Constructive criticism is most welcome and acknowledged, but basis untruths are neither helpful or desired by anyone. I reply to a statement put forward by a Neil Ellis on the 5th September, who if he hasnít seen a shaving from a Symtec lathe is either blind or too stubborn to see, shavings is what the lathe gives all the time.


We would also like those so called people who Neil 'bets' have regretted their purchases of Symtec lathes to contact us (in 16 years their has not been one that has come forward, Mr. Ellis certainly assumes a lot.).The Symtec woodlathe has no limitations, at the very worst it is still a traditional lathe to be used with chisels. So why would one regret purchasing a very high quality wood lathe which has more facilities and uses than any other wood lathe in the World??

Further it is obvious Mr. Neil Ellis is either ignorant of PATENT Laws or incredibly naive about business and manufacturing or both, otherwise he would understand why other manufacturers cannot get their lathes to work the same way as Symtec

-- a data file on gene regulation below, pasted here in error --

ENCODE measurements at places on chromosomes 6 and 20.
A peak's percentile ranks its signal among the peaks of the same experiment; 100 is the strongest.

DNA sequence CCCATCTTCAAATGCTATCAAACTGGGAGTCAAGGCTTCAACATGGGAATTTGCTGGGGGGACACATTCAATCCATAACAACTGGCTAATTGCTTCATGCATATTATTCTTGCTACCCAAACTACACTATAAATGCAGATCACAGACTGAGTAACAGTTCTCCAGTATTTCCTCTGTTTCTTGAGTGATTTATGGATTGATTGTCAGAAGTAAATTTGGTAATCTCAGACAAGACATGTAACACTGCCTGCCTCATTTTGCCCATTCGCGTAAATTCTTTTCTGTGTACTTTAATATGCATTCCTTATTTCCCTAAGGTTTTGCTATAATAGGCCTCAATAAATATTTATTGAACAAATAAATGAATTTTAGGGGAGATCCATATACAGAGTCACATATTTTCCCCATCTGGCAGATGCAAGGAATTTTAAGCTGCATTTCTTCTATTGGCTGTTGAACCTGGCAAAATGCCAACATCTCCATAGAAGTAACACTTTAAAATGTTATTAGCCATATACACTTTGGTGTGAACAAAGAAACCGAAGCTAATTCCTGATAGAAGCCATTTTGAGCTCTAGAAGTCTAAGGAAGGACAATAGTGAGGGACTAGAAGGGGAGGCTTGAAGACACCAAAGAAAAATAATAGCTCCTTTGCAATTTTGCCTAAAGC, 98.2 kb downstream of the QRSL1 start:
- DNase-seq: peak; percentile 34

As the only person who demonstrates these machines at the WWW shows I CAN GUARANTEE YOU THIS, again in writing that I have NEVER thrown a piece of wood out of a Symtec lathe. I do not know Mr. Ellis' reason for his

It is also amazing how one can deliberately change the meaning of a statement by adding or taking a word. My actual statement is that "many people have been maimed and even killed by chisels being flung out of the users hand." It is not each year as stated by MR. ELLIS and it is not the favorite part of my selling spiel, IT IS JUST COLD HARD FACTS.

To you Mr. Ellis, if you wish to make a comment, please get you facts straight.


To Shane Watson, Please don't be pressured, if you don't wish to. YOU HAVE A TRADITIONAL LATHE AS WELL IN THE SYMTEC.????(YOU ALREADY HAVE THE BEST OF BOTH WORLDS) Remembering also that we back the product and if you have any questions please feel free to call us.

To whom ever answered you, donít know if it's or Neil Ellis or Doorstop, but they obviously have NO IDEA how to use the Symtec Woodlathe, when they talk about having to use a lot of abrasives to sand the work. We once again will GUARANTEE IN WRITING A SMOOTH FINISH STRAIGHT OF THE SYMTEC CUTTER.

And by the way Symtec is obviously far far quicker than the antiquated methods with chisels.


Well I've said my bit HONESTLY and will GUARANTEE all the facts. There is not much more to add except ..... WE WILL TAKE THE CHALLENGE ON ANY OF THESE GUARANTEES.